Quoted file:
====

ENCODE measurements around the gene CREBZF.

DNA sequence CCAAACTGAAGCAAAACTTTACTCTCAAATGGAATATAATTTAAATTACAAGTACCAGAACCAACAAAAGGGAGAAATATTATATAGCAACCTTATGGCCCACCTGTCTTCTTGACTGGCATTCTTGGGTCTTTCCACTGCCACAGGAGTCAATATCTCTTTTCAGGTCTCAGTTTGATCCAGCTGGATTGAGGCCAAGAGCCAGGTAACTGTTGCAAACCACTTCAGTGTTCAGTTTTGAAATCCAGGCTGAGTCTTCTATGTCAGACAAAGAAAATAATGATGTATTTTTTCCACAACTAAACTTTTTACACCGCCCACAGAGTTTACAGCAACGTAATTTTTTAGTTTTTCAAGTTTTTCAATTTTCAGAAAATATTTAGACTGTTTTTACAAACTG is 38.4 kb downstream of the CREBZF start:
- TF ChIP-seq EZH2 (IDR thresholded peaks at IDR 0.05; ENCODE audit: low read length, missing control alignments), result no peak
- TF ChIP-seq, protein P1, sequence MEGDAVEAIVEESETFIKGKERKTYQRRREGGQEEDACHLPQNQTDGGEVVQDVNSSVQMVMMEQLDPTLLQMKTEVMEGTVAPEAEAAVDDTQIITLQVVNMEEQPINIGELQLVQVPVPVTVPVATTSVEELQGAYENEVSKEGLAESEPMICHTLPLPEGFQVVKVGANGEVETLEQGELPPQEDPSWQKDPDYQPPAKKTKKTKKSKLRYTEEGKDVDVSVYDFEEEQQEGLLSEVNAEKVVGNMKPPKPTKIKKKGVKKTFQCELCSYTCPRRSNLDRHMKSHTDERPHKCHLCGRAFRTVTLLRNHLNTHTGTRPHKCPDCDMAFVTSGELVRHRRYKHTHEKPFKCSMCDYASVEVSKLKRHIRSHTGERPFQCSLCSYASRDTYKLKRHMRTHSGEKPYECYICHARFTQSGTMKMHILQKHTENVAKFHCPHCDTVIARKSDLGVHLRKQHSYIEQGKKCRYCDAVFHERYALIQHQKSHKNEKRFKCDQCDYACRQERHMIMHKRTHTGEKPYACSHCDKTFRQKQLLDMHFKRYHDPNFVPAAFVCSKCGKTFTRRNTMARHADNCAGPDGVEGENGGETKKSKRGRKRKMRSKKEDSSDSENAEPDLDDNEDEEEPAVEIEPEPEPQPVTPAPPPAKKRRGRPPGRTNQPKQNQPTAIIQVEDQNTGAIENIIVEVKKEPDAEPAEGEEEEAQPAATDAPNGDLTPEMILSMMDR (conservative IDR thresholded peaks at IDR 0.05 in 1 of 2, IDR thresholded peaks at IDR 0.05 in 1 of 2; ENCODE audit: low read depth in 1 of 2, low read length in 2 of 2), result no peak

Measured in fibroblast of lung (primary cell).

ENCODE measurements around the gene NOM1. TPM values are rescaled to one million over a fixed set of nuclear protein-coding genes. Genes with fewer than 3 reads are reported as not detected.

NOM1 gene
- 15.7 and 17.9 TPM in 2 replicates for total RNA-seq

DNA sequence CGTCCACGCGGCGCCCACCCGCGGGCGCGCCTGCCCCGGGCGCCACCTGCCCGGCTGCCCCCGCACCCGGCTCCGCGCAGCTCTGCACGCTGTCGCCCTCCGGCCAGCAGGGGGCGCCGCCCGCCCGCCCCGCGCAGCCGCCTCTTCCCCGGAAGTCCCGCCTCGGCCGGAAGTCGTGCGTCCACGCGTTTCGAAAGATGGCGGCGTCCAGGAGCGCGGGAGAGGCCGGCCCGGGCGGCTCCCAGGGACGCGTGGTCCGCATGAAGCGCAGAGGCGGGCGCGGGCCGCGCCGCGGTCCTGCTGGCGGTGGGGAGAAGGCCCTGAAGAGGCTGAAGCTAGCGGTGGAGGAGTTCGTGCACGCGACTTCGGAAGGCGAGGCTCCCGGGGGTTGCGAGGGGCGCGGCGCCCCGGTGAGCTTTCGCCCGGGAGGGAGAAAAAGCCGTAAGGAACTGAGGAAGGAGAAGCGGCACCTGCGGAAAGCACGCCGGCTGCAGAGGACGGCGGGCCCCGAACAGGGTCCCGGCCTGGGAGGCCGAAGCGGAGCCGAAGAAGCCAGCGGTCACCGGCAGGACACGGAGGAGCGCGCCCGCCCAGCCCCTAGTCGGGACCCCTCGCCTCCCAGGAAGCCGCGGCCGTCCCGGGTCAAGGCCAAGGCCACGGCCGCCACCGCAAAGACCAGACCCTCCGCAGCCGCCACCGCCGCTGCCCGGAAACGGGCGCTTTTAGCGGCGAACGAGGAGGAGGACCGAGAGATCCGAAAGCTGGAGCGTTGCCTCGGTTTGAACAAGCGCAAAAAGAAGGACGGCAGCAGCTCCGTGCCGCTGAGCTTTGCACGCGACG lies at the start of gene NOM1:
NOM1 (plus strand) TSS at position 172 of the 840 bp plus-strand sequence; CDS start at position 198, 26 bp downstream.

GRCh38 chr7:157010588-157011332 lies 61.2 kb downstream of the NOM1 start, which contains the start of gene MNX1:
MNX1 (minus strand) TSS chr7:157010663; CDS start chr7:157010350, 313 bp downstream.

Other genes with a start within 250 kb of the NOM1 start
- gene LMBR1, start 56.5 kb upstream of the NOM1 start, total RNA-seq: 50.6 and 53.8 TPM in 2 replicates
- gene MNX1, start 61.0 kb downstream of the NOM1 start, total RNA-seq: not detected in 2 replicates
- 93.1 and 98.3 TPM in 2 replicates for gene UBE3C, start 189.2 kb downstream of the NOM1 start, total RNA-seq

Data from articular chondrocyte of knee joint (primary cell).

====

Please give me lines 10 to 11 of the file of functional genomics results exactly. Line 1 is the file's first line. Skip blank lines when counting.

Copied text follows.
NOM1 (plus strand) TSS at position 172 of the 840 bp plus-strand sequence; CDS start at position 198, 26 bp downstream.

GRCh38 chr7:157010588-157011332 lies 61.2 kb downstream of the NOM1 start, which contains the start of gene MNX1: